confuse two things – sorrow for the consequences of sin and sorrow for sin itself.
Many people are desperately sorry because of the mess that sin has got him into, but I suspect that, if people can be reasonably sure that they can escape the consequences, they might do the same thing again. It is often not the sin that people hate; it is the consequences.
This is not the change of heart Jesus speaks about.

Real repentance means that a man has come to hate wrong behaviour because that behaviour is wrong. There is something really wrong with us.
But that is hard to admit If you do not know that a heavenly Father waits for you with open arms; if you do not know that this heavenly Father loves you in spite of your dark side; if you do not know that through Jesus full pardon is offered; then remorse can be hard, awful, painful.
If you see yourself as you are, without the hope of the Gospel, this may be destructive. This is why Jesus does not only say that we must repent; he also mentions that we must believe.

We have to believe In the hope of the Gospel and in God’s plan of renewal of our lives. We have to take Jesus at his word, to believe that God is the kind of God that He has told us about, that God so loves the world that he will make any sacrifice to bring us back to himself.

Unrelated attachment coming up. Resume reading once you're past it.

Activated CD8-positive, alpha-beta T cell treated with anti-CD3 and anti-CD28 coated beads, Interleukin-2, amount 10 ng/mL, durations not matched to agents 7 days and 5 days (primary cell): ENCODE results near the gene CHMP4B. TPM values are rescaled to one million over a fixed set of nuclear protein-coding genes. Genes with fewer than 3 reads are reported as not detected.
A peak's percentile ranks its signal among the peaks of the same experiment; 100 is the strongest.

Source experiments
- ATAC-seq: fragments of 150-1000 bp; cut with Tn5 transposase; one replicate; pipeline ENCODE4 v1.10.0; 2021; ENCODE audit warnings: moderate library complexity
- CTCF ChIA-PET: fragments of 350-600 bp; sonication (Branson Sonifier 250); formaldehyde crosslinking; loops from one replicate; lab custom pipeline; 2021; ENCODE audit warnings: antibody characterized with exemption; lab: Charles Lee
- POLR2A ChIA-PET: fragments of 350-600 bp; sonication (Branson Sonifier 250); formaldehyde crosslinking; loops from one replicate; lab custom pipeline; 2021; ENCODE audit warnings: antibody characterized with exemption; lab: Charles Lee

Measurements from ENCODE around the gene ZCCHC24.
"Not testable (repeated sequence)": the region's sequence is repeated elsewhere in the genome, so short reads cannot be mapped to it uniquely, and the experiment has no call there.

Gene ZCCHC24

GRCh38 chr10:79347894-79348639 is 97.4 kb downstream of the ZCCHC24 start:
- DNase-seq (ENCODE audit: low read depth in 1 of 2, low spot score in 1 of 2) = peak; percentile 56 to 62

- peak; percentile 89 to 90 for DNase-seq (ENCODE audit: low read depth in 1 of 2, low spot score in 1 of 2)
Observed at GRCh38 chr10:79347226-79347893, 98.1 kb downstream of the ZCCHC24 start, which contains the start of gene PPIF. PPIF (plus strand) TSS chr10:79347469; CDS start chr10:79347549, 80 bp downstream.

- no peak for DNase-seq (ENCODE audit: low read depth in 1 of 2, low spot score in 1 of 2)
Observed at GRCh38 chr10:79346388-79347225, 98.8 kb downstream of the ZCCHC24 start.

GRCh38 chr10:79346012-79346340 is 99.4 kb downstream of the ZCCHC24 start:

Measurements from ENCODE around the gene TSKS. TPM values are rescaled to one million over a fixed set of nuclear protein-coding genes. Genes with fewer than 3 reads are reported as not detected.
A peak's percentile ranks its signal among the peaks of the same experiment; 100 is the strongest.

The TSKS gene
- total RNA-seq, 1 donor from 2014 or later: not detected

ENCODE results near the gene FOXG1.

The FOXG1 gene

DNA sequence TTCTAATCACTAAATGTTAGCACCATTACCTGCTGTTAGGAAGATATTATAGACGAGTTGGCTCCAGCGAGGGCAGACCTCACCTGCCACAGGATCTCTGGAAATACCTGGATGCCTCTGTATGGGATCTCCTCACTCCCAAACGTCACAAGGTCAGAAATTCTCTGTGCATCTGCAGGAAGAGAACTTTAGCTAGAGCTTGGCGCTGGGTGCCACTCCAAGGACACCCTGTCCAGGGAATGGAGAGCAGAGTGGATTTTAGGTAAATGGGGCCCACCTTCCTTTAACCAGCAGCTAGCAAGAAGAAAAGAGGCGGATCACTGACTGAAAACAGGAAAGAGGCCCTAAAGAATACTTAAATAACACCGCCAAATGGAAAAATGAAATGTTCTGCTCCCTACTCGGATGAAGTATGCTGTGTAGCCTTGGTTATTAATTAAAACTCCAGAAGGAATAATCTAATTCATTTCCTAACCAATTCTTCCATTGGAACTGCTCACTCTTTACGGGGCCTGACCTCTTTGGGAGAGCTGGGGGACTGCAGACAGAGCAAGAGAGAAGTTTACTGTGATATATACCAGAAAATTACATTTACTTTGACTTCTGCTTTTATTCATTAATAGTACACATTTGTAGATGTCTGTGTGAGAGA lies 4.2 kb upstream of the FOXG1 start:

If we have such faith, we are able to also see the truth about our dark side. About our sin. Without such hope in God, to be truthful may be too hard for us.

But if we repent with our heart and believe with our heart that Jesus Christ is Lord – the King of the Kingdom, then we are safe in the hands of the loving Father.
You have been there, done that? Great. We need to be able to look back on our life and say, yes, I repented, yes I do believe, I am part of his Kingdom. Praise God! But repentance is not a one-off thing and it is not only the beginning of the Christian life. As Christians we continually experience the dialectic of knowing God, repenting, knowing him better, repenting, and so on.
We are never ready with the process because we are not perfect yet. And the closer we live with God, the closer we are to the light, the better we see the darkness in ourselves.